* Loans: Rejected offer dashes hopes for record Asian leveraged financing
By Prakash Chakravarti and Chien Mi Wong
HONG KONG, Aug 31 (LPC) - The rejection of a US$17.6bn bid for fast-food group Yum China Holdings has dealt a blow to Asia’s leveraged finance market, which had been eyeing a big payday from China’s biggest private equity buyout.
Yum China last week rejected a mooted offer of US$46 a share from a consortium led by Chinese investment firm Hillhouse Capital Group. A formal bid would have valued the New York listed operator of KFC, Pizza Hut and Taco Bell brands in China at 13x Ebitda.
Lenders were considering providing up to US$8bn of debt, including a senior loan of around US$6.5bn–$7.0bn and a mezzanine financing of US$1.0bn–$1.5bn, although the Hillhouse consortium had not mandated any banks.
A US$8bn debt deal for Yum China would have represented leverage of around 6x, with the senior portion accounting for 4.8x–5.2x.
That would have set a record in Asian leveraged finance, eclipsing a ¥825bn (US$7.51bn) facility earlier in the year for the Bain Capital-led buyout of Toshiba Corp’s memory chip unit.
Yum China’s shares rose sharply on Tuesday on news of the rejected offer, as investors adjusted their valuation expectations. The stock jumped 11% at one point before closing 3.4% higher, and added to those gains during the week. Thursday’s close of US$38.47 was a 7.0% gain in three days.
“The deal is not entirely dead. It depends on the strategies and the appetites of the sponsors and whether they would revisit the situation,” a leveraged finance banker in Hong Kong said.
The consortium also included sovereign wealth fund China Investment Corp, and private equity firms Baring Private Equity Asia and KKR.
People familiar with the situation said DCP Capital, an investment firm run by former KKR senior executives, was also involved, and Chinese investment firm Primavera Capital, an existing shareholder in Yum China, was also expected to roll over its equity.
Yum China’s unsuccessful buyout follows an earlier private equity acquisition of a fast-food chain in China.
In February 2017, a Citic-led consortium purchased a majority stake in the China and Hong Kong businesses of US fast food giant McDonald’s Corp for US$2.08bn.
The Citic group borrowed US$986m with leverage of less than 3x.
ASIAN DYNAMICS The earlier enthusiasm around a Yum China buyout is symptomatic of the intermittent nature of Asia’s leveraged finance market, where banks jump at rare opportunities to lend at higher returns.
Private equity firms have been able to raise debt with higher leverage ratios, looser covenants and tighter pricing in Asia due to abundant liquidity and rising competition between arrangers.
In May sponsor Affinity Equity Partners closed a US$255m five-year amortising loan backing its purchase of a majority stake in Hong-Kong based garment label maker Trimco International Holdings.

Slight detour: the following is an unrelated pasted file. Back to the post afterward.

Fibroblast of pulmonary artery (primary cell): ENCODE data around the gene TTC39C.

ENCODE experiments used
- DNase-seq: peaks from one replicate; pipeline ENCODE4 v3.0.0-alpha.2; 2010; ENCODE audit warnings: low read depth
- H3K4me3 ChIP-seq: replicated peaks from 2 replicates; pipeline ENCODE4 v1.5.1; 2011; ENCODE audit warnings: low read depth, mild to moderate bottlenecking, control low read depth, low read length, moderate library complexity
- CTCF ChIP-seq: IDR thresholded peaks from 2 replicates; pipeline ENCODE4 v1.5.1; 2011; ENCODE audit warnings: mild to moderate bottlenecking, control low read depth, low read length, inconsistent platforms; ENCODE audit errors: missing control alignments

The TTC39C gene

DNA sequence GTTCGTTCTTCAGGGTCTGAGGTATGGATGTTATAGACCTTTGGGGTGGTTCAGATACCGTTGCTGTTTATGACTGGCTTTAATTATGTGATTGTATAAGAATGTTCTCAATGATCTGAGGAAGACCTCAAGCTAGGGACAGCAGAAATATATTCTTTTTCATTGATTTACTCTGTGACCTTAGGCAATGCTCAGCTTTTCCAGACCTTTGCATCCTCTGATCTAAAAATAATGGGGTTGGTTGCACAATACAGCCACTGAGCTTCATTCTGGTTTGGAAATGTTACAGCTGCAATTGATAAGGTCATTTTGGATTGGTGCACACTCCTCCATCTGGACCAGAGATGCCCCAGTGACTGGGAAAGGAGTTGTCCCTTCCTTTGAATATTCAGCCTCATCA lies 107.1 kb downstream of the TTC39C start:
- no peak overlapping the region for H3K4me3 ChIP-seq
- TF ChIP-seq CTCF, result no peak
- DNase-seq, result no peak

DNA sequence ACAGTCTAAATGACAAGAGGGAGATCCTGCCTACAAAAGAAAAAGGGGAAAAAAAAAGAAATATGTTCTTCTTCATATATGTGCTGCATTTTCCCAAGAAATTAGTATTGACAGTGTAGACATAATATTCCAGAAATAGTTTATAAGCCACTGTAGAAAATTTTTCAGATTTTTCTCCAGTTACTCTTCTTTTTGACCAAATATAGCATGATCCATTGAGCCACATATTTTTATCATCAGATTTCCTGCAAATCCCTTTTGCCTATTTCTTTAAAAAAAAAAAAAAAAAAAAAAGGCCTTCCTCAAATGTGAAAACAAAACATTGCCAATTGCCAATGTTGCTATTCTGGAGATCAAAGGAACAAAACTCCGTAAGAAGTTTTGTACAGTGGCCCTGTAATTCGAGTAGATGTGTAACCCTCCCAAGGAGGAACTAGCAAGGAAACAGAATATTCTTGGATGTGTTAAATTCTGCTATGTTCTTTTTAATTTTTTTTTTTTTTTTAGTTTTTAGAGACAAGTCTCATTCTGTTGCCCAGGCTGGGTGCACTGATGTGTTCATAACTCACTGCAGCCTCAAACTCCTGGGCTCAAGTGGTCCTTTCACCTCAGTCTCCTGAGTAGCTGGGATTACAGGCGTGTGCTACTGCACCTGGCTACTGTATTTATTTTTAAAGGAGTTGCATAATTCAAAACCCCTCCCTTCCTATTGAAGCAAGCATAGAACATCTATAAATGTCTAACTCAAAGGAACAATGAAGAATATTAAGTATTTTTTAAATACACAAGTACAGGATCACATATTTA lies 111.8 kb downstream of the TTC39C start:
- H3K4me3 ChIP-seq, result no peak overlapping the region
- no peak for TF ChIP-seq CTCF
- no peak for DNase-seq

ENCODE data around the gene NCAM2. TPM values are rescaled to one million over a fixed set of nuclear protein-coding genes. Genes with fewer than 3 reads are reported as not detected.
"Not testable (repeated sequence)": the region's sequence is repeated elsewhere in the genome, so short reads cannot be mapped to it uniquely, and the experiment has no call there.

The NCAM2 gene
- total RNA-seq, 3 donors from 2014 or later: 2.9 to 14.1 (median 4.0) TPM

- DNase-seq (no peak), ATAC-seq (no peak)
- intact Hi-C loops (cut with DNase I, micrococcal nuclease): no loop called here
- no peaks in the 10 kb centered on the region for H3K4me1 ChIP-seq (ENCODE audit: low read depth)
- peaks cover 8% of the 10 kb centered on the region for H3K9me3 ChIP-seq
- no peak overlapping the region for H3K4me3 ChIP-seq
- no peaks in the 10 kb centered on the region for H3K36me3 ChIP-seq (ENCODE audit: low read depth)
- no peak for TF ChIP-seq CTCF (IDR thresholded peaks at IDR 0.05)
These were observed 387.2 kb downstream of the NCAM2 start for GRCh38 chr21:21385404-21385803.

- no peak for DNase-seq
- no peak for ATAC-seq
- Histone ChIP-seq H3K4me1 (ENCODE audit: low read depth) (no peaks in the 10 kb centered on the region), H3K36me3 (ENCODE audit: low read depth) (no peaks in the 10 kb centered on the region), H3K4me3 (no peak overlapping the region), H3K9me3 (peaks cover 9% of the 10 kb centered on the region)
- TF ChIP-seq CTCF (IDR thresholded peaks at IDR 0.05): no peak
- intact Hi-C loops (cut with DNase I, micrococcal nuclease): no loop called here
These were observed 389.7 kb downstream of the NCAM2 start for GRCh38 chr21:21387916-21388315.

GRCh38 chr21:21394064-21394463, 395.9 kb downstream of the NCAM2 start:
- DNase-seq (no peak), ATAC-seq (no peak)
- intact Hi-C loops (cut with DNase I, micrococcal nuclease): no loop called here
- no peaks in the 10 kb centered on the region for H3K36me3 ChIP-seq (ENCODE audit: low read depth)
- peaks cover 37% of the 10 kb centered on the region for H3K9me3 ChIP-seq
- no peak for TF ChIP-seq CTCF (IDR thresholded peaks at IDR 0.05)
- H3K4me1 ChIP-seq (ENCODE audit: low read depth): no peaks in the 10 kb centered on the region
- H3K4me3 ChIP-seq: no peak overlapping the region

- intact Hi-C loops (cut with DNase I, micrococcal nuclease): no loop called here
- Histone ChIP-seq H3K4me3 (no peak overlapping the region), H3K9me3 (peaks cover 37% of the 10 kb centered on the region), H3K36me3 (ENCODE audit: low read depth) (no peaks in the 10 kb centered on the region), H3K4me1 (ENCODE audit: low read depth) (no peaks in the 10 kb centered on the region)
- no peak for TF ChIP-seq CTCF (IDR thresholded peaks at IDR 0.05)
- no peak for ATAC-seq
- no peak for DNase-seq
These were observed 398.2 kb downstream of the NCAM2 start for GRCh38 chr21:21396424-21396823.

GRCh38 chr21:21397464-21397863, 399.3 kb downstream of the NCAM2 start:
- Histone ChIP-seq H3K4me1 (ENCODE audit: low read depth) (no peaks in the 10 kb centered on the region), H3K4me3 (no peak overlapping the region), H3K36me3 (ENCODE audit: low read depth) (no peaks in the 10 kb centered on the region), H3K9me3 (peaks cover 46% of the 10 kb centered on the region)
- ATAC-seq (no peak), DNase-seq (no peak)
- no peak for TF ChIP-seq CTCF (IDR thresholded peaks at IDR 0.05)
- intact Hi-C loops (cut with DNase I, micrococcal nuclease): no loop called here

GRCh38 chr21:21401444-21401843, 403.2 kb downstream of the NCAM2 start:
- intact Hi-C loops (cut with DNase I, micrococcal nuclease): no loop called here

Leverage of 5.25x and an average life of 4.65 years were significantly more aggressive than 2.25x gearing and 3.75-year average life on a US$55m five-year amortising loan that backed Partners Group’s earlier buyout of Trimco in 2012.
“We see changing structures for the same asset, but the margins remain the same or are even lower,” Eileen Yang of CTBC’s global capital market group, corporate finance department said at a leveraged and acquisition finance conference in Hong Kong last Tuesday.
CTBC has underwritten five loans for Trimco and banks have been willing to lend more as they become more familiar with the the credit, she added.
Other participants at the Asia Pacific Loan Market Association’s conference were more critical of the stop-start progress of the region’s leveraged finance market.
“There isn’t sufficient dialogue within the lender community or with borrowers as to moving away from the status quo, and as a result we are not making progress on obvious changes that can benefit everyone,” said John Kim, senior managing director at CVC Capital Partners.
“One good example is maturity. In Hong Kong and Singapore, we are perpetually stuck with a five-year maturity. The other example is amortisation,” he added.
Leveraged finance structures have evolved in Australia, where the domestic institutional investor base is developing an interest, and issuers are also able to tap the US TLB market.
Quadrant Private Equity recently closed a A$150m (US$110m) unitranche loan backing its purchase of a majortiy stake in before-and-after-school care provider Junior Adventures Group.
The six-year secured unitranche financing is only the fourth since the structure made its Australian debut last year, and the first for an LBO in the syndicated market. Previous unitranche loans have been largely closed as bilateral or club deals.
“I see the unitranche as a force that is going to complement bank liquidity and help grow the market,” said CVC’s Kim.
Reporting By Prakash Chakravarti and Chien Mi Wong; Additional reporting by Evelynn Lin and Yan Jiang; Editing by Tessa Walsh and Steve Garton